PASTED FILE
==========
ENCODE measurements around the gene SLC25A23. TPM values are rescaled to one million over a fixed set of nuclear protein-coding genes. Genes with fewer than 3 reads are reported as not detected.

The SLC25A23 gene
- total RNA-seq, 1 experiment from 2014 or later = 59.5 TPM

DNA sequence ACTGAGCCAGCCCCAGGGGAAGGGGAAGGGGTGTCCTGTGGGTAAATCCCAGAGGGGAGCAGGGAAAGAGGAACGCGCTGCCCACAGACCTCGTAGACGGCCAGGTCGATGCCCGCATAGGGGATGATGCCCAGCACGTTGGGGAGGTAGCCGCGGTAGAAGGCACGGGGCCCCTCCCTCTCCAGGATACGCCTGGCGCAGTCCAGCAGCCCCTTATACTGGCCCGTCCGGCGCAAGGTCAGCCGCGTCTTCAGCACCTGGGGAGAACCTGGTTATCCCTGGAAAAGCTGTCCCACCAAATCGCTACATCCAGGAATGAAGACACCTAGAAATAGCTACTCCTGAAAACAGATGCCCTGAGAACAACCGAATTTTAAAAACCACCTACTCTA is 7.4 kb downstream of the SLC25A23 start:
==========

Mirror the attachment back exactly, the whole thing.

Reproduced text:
ENCODE measurements around the gene SLC25A23. TPM values are rescaled to one million over a fixed set of nuclear protein-coding genes. Genes with fewer than 3 reads are reported as not detected.

The SLC25A23 gene
- total RNA-seq, 1 experiment from 2014 or later = 59.5 TPM

DNA sequence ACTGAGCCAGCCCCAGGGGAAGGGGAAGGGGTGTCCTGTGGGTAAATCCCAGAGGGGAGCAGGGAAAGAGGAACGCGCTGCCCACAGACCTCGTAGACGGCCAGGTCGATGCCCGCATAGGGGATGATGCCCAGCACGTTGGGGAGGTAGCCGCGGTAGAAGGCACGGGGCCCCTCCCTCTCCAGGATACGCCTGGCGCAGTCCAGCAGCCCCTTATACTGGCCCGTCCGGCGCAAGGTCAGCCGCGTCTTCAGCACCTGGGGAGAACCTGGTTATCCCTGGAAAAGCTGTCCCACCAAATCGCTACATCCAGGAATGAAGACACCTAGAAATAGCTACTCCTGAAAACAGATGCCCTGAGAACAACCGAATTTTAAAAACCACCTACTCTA is 7.4 kb downstream of the SLC25A23 start: